'Things can go quite wrong… democracy is threatened': ChatGPT creators face questions from US Congress

16 May 2023, 16:33 | Updated: 25 July 2023, 11:46

Mr Altman spoke about ChatGPT at the US Congress
Mr Altman spoke about ChatGPT at the US Congress. Picture: Alamy/Screengrab

By Will Taylor

The creator of ChatGPT has admitted governments will need to regulate more powerful AI models as a professor warned democracy could be "under threat."

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Sam Altman, the CEO of Open AI - which owns ChatGPT - said it had been "immensely gratifying" to see people get use from the system.

It has amazed users with its depth of knowledge, coherent "speech" and responsiveness to user requests and statements.

But its impressive capabilities have thrown renewed focus on the danger of increasingly powerful AIs and the impact they could have on human civilisation - including unintended consequences.

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Mr Altman told US senators that "regulatory intervention by governments will be critical to mitigate the risks of increasingly powerful models", describing it as "critical".

He added that it is important "companies have their own responsibility no matter what the government does" and that artificial intelligence models are made "with democratic principles in mind".

Mr Altman discussed AI with senators
Mr Altman discussed AI with senators. Picture: Alamy

But Professor Emeritus Gary Marcus, of New York University, warned people's safety cannot be guaranteed and compared development to "bulls in a china shop... powerful, reckless and difficult to control".

He compared the problem with AI to social media, saying governments were too slow to get to grips with the phenomenon.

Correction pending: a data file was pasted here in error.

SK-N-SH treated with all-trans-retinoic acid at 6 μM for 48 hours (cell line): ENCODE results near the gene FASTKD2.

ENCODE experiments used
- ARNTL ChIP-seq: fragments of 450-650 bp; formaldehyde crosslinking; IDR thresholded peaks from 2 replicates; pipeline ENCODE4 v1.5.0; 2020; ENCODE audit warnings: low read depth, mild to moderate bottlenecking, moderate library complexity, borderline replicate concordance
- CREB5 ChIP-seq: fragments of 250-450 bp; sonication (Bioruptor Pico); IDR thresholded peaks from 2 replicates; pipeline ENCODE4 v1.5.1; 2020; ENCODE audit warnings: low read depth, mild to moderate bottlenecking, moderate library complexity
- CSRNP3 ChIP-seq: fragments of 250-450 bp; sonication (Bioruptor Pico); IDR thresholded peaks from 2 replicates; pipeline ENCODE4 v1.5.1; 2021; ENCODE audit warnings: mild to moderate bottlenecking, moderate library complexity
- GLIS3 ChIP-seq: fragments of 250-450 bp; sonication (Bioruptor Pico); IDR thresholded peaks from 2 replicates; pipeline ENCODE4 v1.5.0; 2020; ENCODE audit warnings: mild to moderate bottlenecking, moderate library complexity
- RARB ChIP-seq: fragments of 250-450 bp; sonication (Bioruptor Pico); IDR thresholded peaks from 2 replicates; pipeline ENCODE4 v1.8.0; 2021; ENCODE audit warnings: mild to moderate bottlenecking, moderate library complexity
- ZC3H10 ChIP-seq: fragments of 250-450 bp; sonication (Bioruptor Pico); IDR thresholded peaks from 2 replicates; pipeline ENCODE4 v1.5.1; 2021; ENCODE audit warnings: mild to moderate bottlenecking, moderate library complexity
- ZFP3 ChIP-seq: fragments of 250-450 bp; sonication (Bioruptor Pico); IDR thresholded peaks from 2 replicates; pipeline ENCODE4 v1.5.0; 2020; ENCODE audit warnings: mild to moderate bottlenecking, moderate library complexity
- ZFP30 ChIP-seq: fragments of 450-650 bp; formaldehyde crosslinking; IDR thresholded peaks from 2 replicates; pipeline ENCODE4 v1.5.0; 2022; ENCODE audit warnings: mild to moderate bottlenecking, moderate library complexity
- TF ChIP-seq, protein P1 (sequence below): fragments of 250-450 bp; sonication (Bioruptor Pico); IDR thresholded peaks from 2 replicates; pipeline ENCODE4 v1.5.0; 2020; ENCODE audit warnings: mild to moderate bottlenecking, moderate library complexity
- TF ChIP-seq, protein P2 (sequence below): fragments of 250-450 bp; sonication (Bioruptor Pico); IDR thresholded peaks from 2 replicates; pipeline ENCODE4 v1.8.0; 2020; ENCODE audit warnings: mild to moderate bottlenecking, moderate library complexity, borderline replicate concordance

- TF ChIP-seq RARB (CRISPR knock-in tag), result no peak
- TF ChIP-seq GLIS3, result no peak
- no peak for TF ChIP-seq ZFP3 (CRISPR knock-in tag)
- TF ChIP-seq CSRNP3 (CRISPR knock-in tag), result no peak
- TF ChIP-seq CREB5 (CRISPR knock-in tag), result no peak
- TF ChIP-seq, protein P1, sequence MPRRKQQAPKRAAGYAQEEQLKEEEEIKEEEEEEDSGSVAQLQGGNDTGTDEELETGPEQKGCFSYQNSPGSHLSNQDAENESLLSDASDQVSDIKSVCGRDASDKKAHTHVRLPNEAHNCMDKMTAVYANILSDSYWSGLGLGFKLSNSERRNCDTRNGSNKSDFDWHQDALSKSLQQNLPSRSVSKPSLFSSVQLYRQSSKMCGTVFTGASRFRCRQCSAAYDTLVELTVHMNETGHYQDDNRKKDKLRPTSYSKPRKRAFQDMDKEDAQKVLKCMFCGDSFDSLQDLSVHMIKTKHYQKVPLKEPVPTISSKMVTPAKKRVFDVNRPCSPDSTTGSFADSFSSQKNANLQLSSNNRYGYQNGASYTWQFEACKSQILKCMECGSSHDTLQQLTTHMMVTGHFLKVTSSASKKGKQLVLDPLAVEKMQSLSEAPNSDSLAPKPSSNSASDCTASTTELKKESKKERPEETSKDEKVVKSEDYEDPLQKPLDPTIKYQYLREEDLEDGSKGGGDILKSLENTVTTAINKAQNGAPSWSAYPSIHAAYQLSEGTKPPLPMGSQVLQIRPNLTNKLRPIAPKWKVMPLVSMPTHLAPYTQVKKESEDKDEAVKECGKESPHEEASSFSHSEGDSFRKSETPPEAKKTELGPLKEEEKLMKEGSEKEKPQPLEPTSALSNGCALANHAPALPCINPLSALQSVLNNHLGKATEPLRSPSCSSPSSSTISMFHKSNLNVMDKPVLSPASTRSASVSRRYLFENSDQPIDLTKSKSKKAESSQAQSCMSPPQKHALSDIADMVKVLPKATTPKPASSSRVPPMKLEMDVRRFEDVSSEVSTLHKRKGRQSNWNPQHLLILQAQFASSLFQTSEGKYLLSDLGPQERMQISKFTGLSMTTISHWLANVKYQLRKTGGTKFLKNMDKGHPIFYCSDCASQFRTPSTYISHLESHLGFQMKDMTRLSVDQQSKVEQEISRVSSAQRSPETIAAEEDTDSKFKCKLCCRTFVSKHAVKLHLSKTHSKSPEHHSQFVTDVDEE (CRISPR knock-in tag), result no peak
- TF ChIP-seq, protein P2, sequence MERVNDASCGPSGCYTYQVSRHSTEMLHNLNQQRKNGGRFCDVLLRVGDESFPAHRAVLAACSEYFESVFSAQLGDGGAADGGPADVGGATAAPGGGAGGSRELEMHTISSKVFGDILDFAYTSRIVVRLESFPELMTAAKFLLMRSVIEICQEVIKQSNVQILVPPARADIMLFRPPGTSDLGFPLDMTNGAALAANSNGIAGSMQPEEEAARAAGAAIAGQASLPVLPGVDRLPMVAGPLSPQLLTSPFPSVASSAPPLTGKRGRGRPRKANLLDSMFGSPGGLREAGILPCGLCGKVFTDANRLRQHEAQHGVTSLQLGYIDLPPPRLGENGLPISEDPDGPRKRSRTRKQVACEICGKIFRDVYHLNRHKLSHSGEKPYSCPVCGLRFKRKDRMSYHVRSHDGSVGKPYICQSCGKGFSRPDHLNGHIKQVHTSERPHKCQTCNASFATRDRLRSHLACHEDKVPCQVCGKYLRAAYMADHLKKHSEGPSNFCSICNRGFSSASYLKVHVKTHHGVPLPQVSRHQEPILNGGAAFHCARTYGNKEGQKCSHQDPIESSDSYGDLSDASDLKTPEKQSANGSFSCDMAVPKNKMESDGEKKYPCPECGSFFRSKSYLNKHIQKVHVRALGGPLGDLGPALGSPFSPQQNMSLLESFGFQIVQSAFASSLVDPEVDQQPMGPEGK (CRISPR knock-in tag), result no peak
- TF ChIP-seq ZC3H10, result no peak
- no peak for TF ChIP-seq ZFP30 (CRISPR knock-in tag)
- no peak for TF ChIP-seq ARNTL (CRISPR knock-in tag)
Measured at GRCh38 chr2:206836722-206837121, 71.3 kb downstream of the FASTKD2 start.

He said outsiders will use AI to affect elections, and models will be capable of mass producing lies.

"Democracy is threatened," he said.

Read more: Driver successfully uses ChatGPT to challenge 'ridiculous' airport drop-off fine

He claimed an open-source language bot appeared to have played a role in a person's suicide, asking why they didn't take their own life "earlier".

Another encouraged a person posing as a 13-year-old told them how to lie to their parents about their relationship with an older man, he claimed.

But he said there are "unprecedented opportunities" afforded by the technology.

Mr Altman also said he was "nervous" about the issue of AI’s predicting public opinion and having an effect on elections.

He suggested AI firms should adopt “guidelines about what's expected in terms of disclosure from a company providing a model".

He said that AI could be a “printing press moment,” saying they were committed to “maximising the safety of AI systems.” He went on to describe how he hoped the tools could one day help address “some of humanity’s biggest challenges, like climate change or curing cancer.”

“We love seeing people use our tools to create, to learn, to be more productive,” he added.

Europe is currently looking at the AI act - a law which proposes a  complete ban on facial recognition tech in public places, and varying levels of rules depending on the impact of the tool in question. The US has only so far opted for looser guidelines and recommendations rather than laws.

The UK is trying to position itself somewhere in the middle.

The Congress panel heard from an expert witness who suggested a new government agency would need to be created to monitor AI systems. AI professor Gary Marcus told the committee: ““My view is we probably need a cabinet-level organisation within the US.”